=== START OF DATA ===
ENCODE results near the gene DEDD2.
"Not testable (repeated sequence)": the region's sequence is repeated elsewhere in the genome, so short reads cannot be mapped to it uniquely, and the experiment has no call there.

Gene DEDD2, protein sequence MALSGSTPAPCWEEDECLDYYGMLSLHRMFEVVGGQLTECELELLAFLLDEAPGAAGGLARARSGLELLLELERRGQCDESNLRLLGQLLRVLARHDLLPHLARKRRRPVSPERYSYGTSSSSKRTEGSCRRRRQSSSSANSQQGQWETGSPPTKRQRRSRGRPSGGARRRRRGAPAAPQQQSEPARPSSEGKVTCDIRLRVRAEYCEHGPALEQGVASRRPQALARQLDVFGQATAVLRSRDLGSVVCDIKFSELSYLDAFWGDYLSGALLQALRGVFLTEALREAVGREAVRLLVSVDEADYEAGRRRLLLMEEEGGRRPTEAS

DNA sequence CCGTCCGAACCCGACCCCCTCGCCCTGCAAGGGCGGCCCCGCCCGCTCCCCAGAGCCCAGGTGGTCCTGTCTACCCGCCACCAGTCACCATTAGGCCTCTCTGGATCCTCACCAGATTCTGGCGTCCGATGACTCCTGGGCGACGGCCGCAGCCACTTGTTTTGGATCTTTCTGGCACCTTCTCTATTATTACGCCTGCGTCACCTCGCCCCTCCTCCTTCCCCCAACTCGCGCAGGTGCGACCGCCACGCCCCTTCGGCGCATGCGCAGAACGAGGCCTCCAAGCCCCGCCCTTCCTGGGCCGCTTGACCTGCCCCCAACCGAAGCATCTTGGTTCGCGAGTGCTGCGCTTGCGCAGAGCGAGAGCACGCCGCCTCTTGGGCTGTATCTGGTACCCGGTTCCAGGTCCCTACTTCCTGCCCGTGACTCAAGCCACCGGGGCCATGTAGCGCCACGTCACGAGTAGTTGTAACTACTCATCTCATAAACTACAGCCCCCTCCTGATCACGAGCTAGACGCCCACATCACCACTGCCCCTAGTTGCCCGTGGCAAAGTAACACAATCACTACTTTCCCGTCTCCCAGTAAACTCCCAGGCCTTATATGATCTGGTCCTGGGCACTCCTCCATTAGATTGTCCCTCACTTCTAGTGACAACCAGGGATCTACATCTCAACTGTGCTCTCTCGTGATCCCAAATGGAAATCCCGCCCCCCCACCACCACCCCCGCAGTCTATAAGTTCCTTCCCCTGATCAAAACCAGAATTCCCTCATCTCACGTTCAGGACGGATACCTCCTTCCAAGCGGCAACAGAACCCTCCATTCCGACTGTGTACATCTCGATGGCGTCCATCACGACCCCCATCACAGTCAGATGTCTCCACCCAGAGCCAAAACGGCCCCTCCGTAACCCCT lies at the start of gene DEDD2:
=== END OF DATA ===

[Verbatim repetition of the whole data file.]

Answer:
ENCODE results near the gene DEDD2.
"Not testable (repeated sequence)": the region's sequence is repeated elsewhere in the genome, so short reads cannot be mapped to it uniquely, and the experiment has no call there.

Gene DEDD2, protein sequence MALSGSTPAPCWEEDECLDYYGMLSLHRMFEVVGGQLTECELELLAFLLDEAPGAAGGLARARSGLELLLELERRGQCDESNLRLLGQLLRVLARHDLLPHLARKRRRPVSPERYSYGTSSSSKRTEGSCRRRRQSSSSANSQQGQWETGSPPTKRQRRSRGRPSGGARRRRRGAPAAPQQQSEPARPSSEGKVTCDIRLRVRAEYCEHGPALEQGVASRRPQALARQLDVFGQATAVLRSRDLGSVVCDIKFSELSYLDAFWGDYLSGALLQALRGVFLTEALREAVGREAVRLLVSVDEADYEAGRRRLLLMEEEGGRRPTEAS

DNA sequence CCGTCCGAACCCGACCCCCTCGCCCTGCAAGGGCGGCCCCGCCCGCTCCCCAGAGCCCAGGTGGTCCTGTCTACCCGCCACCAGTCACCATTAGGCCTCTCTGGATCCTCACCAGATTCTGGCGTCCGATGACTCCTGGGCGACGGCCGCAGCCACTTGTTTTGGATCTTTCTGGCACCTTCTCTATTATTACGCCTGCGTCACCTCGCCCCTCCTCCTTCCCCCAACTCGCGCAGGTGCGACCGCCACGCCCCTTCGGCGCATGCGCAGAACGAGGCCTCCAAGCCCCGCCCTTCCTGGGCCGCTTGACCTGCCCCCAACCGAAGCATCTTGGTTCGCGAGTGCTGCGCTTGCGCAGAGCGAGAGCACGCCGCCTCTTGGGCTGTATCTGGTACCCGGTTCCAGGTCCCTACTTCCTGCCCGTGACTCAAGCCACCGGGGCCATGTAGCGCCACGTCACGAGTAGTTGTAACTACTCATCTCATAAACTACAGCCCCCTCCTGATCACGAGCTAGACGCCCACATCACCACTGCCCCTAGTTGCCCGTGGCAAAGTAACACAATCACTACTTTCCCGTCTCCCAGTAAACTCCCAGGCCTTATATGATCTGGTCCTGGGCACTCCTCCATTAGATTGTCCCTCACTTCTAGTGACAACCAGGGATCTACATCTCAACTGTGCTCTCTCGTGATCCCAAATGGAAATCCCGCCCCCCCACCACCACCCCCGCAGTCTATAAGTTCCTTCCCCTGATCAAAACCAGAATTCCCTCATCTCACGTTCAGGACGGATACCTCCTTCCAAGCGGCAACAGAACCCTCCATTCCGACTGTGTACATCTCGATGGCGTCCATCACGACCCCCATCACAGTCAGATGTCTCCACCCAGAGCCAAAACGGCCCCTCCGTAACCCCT lies at the start of gene DEDD2: